What are EE bonds? How do they work?

The beauty of EE bonds is that their face value increases by 100% when held for the long term.

What are EE bonds?

The United States Treasury offers investors several low-risk bonds that are backed by the “entire confidence and security” of the United States government. These bonds pay semi-annual interest and have the highest credit rating available, AAA. They are also considered liquid and therefore easily convertible into cash. As such, they are considered some of the safest investments available, since the US government is virtually guaranteed never to default.

Formerly known as Patriot Bondsthe original Series E Bonds are the ancestors of Series EE Bonds we know today. They were in paper format and sold as war bonds during World War II, earning interest until 2010. Most of these bonds were sold at a discount and are now worth face value plus accrued interest, which can be calculated using the bond bond. date of issue and serial number on the US Treasury website, TreasuryDirect.

The current generation of savings bonds, Series EE bonds, began in 1980. They are only available in electronic format. In addition to their face value, or face valueEE bonds offer an interest payment, or yield. These bonds are considered particularly attractive because they are guaranteed by the US government to pay double their face value after 20 years. This makes them an excellent investment for those who plan to keep them for the long term. They are also popular gifts, especially when used to fund higher education. We will discuss tax considerations in more detail below.

How do Series EE bonds earn interest?

Depending on the year you bought your EE bonds, they earn interest in different ways:

  • EE bonds issued after May 2005 pay a set, or fixed rate interest rate, which is announced by the Treasury Department twice a year: May 1 and November 1.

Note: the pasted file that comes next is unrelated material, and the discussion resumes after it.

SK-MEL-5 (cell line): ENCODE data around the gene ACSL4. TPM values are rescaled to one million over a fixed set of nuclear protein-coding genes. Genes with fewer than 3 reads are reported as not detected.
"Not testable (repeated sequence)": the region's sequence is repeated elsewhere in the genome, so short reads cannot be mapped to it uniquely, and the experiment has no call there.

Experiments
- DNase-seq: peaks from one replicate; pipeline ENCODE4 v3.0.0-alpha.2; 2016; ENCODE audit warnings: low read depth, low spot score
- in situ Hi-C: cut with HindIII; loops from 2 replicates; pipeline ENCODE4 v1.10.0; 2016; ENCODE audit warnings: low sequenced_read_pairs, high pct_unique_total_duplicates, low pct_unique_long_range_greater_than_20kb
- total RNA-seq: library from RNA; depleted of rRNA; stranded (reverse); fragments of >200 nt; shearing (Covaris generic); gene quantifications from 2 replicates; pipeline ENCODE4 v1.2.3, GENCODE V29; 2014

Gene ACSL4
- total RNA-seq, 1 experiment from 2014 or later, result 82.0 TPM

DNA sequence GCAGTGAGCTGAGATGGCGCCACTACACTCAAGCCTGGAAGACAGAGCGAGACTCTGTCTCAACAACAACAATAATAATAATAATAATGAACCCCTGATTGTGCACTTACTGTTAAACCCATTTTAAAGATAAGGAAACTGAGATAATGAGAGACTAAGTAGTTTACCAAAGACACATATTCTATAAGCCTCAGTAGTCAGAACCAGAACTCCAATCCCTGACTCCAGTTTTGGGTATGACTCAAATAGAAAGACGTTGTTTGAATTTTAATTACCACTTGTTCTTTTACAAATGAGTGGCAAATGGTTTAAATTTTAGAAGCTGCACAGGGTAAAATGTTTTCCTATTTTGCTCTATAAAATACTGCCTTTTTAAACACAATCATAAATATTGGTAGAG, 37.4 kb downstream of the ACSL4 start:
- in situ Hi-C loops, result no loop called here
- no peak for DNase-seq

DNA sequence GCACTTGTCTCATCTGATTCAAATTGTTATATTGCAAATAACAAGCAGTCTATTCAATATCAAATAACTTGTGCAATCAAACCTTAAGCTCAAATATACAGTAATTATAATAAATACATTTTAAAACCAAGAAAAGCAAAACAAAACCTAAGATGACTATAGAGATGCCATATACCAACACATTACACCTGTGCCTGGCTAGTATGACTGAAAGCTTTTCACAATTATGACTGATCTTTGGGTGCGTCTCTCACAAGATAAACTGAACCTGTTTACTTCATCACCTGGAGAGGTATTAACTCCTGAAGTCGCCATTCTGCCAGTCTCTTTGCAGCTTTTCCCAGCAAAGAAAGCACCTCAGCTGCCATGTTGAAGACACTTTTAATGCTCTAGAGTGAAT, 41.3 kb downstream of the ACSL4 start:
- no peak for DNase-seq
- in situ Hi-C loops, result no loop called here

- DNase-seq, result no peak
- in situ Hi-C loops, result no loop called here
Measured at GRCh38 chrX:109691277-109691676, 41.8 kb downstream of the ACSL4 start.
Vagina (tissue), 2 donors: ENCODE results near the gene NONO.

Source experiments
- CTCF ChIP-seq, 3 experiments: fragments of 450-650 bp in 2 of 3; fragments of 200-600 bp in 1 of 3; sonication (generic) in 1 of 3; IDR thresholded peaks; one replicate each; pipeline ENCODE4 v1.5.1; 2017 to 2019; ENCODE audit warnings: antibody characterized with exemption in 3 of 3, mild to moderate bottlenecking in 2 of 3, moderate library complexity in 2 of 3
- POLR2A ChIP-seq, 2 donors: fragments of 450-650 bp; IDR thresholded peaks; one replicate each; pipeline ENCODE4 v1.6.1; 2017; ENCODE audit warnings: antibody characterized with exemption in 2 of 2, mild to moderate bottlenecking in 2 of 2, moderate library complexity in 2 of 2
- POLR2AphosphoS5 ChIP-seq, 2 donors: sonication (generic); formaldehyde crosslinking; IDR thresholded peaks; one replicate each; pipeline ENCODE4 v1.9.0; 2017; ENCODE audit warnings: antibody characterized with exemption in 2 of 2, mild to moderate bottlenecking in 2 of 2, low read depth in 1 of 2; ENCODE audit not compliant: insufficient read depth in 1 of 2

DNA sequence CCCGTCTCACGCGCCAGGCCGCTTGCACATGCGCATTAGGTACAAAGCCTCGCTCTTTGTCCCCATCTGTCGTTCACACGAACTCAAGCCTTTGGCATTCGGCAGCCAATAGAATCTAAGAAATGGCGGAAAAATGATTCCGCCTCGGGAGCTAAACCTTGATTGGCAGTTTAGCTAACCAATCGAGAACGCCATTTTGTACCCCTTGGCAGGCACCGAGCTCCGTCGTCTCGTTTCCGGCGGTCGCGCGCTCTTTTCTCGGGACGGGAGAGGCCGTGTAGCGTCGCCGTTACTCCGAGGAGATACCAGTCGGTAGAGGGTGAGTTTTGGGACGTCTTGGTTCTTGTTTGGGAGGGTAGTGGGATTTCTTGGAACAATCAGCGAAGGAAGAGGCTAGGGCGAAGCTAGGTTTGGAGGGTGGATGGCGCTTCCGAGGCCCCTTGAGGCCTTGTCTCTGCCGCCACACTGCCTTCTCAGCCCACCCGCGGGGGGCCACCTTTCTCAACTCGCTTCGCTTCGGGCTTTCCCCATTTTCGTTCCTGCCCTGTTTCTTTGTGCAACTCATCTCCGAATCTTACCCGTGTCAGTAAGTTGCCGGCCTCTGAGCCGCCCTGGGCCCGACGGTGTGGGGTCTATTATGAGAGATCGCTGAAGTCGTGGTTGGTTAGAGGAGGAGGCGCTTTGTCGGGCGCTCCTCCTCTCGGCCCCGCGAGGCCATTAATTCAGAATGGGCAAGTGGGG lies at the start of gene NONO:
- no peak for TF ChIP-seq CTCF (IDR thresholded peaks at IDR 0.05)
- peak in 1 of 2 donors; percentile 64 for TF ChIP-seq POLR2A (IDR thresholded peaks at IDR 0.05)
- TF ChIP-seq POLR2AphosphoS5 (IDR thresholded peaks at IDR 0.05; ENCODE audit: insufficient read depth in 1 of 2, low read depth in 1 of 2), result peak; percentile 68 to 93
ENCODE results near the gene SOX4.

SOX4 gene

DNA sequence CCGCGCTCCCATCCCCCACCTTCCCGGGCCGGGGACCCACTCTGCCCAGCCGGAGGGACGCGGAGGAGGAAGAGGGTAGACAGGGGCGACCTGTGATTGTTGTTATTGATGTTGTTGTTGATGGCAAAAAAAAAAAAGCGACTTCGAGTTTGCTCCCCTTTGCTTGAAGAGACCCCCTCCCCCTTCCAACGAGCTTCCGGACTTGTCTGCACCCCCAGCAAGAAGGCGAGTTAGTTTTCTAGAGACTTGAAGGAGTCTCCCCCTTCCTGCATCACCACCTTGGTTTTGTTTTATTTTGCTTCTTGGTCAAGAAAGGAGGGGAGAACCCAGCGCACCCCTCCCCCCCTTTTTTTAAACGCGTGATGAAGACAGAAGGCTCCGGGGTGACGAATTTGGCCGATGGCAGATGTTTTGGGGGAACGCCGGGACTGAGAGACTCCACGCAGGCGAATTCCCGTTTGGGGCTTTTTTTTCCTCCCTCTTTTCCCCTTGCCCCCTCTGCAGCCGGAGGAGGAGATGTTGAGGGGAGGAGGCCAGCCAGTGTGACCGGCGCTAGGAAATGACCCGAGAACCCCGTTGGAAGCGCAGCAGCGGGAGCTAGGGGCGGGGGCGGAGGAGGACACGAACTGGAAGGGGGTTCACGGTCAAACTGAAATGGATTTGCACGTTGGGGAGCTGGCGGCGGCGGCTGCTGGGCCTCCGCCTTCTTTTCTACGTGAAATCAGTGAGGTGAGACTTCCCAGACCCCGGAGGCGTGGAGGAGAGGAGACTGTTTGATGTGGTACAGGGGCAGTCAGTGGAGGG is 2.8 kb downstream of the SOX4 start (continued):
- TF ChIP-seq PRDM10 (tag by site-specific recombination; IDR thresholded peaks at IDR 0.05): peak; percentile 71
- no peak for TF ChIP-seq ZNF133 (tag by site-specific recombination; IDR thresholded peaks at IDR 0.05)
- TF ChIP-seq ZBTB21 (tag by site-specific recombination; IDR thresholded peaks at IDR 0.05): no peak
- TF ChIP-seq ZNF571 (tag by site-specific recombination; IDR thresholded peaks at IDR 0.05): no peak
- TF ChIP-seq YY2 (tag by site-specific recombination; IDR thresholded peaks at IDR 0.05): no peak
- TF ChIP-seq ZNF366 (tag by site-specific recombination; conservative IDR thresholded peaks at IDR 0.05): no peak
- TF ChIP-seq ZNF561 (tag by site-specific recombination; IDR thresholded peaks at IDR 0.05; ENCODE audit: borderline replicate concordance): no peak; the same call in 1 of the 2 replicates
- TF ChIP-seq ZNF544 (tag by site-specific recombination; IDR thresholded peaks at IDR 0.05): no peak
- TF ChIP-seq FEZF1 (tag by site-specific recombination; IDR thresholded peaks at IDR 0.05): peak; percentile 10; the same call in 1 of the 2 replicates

• EE bonds issued from May 1997 to April 2005 earn interest on a variable base. This rate changes every six months.
  • EE bonds issued before May 1997 earn interest at different rates. See the TreasuryDirect website for more information.

What is the current interest rate on an EE bond? How do EE bonds earn interest?

The interest rate for EE bonds issued between May 2022 and October 2022 is 0.10%.

EE bonds start earning interest from the month you buy them. This interest is compounded on a semi-annual basis and added to the principal of the bond. EE bonds pay interest until they mature in 20 years or when you decide to redeem them.

The Treasury Department guarantees that at the time of redemption, if the face value of the bonds is not at least twice the purchase price, it will make a one-time adjustment to fulfill its guarantee.

How well do EE bonds react to inflation?

Bond prices have an inverse relationship with interest rates; when interest rates rise, prices fall. Typically, the Federal Reserve responds to inflation by raising interest rates, so during periods of inflation, bonds generally don’t add much value.

The US government recognizes that these savings bonds will not earn high yields in terms of interest rates; however, they attempt to compensate investors who make a long-term commitment to treasury bills with the guarantee of doubling their face value. The only question remains, will doubling your dollar investment keep up with inflation?